I have always felt emotions unusually strong, strangely deep. I think in feelings. I sometimes have more feelings about a situation than words to explain it. And when I was little, I got very overwhelmed by these feelings. If someone was doing or saying something I didn’t like, (especially if they didn’t stop after me asking “nicely,”) my first reaction was to get angry. If I felt I needed something my mom couldn’t magically make appear that second, I got angry. If I got too excited and someone didn’t share my enthusiasm, I got sad, and then I got angry. Anger was my default emotion.
Feeling angry wasn’t the problem. The real issue was that as my emotions started to swirl, taking over my whole body, the only way I thought I could fix the situation was to yell, scream, punch things and break things. So I did. Almost every day. And I couldn’t get myself to stop. I couldn’t figure out how to calm down or not get worked up in the first place. I didn’t want to hurt people, but I was so good at it. And it was easier than calming down.
This isn’t something I am proud of at all. I had some pretty dark days. Those who didn’t know about the anger thought I was an angel and wanted me to marry their sons. Those who knew what I was like at home thought I was a monster and made quite sure I knew it.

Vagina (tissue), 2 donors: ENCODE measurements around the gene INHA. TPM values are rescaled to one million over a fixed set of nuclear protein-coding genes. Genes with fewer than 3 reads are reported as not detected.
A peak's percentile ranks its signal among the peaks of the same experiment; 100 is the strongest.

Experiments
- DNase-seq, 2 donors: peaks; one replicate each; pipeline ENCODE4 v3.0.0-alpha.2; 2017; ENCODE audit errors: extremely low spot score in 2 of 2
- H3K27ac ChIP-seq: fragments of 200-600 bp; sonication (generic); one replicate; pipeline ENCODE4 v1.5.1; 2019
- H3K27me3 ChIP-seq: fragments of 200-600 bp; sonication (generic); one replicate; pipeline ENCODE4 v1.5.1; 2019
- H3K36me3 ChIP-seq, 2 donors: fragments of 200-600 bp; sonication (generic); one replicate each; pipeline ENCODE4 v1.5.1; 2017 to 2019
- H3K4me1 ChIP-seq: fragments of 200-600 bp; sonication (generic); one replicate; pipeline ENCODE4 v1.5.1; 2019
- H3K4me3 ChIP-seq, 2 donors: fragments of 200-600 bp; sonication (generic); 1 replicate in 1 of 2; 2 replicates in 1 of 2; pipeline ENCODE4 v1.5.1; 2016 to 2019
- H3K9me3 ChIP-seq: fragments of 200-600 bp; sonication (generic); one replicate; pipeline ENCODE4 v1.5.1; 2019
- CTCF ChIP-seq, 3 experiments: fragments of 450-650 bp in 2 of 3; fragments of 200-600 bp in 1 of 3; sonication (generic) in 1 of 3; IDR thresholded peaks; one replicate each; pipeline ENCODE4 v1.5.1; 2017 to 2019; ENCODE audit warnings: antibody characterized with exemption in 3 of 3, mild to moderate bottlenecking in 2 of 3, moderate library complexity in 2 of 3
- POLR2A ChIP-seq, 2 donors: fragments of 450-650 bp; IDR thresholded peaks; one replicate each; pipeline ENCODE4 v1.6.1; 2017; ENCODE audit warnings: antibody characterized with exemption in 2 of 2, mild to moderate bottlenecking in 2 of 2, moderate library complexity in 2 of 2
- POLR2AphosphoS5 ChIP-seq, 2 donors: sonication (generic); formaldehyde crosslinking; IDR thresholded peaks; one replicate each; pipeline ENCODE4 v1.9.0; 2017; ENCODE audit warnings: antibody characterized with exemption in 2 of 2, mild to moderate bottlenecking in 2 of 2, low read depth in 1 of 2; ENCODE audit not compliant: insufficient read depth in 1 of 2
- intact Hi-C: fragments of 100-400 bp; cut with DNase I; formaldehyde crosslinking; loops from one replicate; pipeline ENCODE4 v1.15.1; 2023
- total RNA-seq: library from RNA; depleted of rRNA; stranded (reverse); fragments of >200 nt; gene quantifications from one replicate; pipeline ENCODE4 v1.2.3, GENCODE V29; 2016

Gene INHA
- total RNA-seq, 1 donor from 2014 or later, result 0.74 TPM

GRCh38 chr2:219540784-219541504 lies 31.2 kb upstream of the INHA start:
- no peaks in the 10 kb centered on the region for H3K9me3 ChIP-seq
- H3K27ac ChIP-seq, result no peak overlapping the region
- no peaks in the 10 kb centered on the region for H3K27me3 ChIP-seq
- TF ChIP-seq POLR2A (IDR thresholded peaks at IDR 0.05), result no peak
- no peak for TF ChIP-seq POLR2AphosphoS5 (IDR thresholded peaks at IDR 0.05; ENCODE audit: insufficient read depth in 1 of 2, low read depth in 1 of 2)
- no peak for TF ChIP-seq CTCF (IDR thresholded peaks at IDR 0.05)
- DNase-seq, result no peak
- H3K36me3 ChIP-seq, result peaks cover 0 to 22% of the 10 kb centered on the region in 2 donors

What I am proud of is that I eventually figured out how to process and be in charge of my emotions.
I didn’t do it alone. My family helped me get it.
I’m not perfectly self-regulated: I’m still impatient and sometimes need to remind myself of childhood lessons learned. But I know I can do it. I know I am not that angry child. I can choose to be happy instead of letting negative emotions conquer. I can choose to feel sadness or frustration without hurting those around me. I now know I have control over my reactions to emotions, my emotions don’t have control over me.
I’m in a vulnerable place, telling the uglier parts of my story. But I am here. Not still in the place of the monster child, but here, where I understand those kids, where I can help them.
They are not really monsters, they are strong souls who will learn and grow. On days you’re ready to lock your child in their room for the night (or maybe check yourself into a hotel), come here. I’ll help you see what they’re going through. I’ll help you see that you’re doing an amazing thing, raising that child. If you feel like you’re the monster child, the demon adult, I’m here for you too. Don’t give up.
Like I said, every child, every adult, every human is different. I know each person is overwhelmed and calmed in different ways. I don’t know your child but I know you do. And I know that by sharing what helped change me over time, you and I can find what works for your situation.
It’s time to let my secrets out. My secret failures and triumphs. It’s time to listen to the heart of the monster child and make the connection to the strong soul inside.
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